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TWU WIN SETS IMPORTANT PRECEDENT FOR WORKERS ACROSS AUSTRALIA

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The Transport Workers’ Union has began consulting truck drivers following a major win this week in a case taken against supermarket giant Aldi. The ruling by the Federal Court ensures bogus agreements cannot be forced upon employees which deny their rights, National Secretary Tony Sheldon has said.

The ruling overturns a decision of the Fair Work Commission which forced an agreement on employees without proper workplace and union consultation and which denied them a Union negotiated agreement. The TWU opposed the Fair Work Commission’s certification of the Agreement; a position which was vindicated by the Federal Court.

The bogus agreement would have had implications for safety on the roads. It classified drivers of large trucks as store workers so they could be paid below the transport award and denied allowances for having to drive long distances and at night.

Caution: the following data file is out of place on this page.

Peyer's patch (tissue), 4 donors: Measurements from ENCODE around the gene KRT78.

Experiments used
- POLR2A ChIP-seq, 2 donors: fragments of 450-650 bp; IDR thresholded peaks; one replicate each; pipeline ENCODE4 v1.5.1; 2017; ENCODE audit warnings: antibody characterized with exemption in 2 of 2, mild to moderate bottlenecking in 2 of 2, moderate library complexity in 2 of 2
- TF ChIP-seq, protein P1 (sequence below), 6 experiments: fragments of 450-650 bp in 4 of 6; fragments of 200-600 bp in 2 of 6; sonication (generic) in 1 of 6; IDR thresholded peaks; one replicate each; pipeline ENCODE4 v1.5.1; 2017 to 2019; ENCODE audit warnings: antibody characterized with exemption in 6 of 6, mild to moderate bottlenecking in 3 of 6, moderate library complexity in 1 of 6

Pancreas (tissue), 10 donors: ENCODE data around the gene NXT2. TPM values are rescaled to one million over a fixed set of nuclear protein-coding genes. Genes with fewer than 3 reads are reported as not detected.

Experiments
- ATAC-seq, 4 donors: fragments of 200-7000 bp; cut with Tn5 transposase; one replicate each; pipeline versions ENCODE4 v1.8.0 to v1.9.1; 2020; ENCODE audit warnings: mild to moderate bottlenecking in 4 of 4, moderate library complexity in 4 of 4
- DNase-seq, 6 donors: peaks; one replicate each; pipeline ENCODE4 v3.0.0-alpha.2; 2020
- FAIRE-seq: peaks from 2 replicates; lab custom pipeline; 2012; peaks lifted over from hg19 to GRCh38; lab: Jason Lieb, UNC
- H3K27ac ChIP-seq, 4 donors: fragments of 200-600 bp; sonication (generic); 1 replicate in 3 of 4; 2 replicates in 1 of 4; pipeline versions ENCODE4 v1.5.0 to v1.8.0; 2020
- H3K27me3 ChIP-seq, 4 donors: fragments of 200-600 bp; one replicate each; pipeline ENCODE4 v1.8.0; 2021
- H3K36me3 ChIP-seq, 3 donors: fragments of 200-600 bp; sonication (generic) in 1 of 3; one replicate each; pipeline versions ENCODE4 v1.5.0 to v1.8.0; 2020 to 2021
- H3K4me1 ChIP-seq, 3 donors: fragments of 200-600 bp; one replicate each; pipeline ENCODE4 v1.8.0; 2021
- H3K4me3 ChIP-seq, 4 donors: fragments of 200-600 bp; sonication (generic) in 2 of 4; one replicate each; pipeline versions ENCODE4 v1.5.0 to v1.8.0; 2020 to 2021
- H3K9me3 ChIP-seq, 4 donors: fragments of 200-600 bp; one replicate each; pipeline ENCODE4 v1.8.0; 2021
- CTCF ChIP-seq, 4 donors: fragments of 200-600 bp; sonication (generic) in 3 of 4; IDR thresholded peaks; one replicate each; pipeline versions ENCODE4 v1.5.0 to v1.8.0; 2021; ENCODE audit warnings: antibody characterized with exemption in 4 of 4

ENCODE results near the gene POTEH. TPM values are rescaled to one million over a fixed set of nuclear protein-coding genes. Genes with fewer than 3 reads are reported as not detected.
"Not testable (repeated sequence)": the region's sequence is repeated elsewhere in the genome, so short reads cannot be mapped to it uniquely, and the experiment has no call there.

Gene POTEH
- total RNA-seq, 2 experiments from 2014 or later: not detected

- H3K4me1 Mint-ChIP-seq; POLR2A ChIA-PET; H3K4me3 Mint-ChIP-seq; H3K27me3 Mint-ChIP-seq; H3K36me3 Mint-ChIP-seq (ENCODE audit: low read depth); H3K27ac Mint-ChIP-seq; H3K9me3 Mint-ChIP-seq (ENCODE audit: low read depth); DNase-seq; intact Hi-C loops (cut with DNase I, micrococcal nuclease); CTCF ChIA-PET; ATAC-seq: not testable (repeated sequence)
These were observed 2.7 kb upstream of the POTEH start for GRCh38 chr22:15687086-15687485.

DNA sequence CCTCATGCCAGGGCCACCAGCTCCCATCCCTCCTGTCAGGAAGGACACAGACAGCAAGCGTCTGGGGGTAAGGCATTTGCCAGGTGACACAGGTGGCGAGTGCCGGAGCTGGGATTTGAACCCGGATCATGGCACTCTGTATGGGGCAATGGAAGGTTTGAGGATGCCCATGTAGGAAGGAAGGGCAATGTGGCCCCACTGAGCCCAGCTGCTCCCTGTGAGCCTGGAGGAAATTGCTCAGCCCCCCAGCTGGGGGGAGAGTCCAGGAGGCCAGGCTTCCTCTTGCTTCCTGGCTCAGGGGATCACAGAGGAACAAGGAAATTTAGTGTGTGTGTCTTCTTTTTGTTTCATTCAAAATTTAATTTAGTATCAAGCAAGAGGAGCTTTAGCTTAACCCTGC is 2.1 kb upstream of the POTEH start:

“This was a blatant attempt by a wealthy multinational retailer with over $50 billion in revenue globally to deny employees their rights and leave them voiceless. This ruling is a signal to other major companies wishing to do business in Australia: wage theft and denying workers the right to their Union and to support their families will not be tolerated,” said Sheldon.

“Aldi’s intention was to pay truck drivers below the award. This agreement was rushed through without union involvement to reduce and circumvent worker rights, including safe rates of pay and union representation. This is an important win for all involved and the broader community,” said Ray Wyatt, SA/NT Branch Secretary.

The TWU are meeting drivers in SA to discuss the ruling and its implications. The Shop Distributive and Allied Employees' Association has also been involved in the case.

SA truck driver Frank Black said the ruling was important in signaling to drivers that their minimum rights are important for safety. “The last thing we need on the roads of SA is stressed and fatigued drivers working for wealthy companies who chose to rob their pay packets,” he said.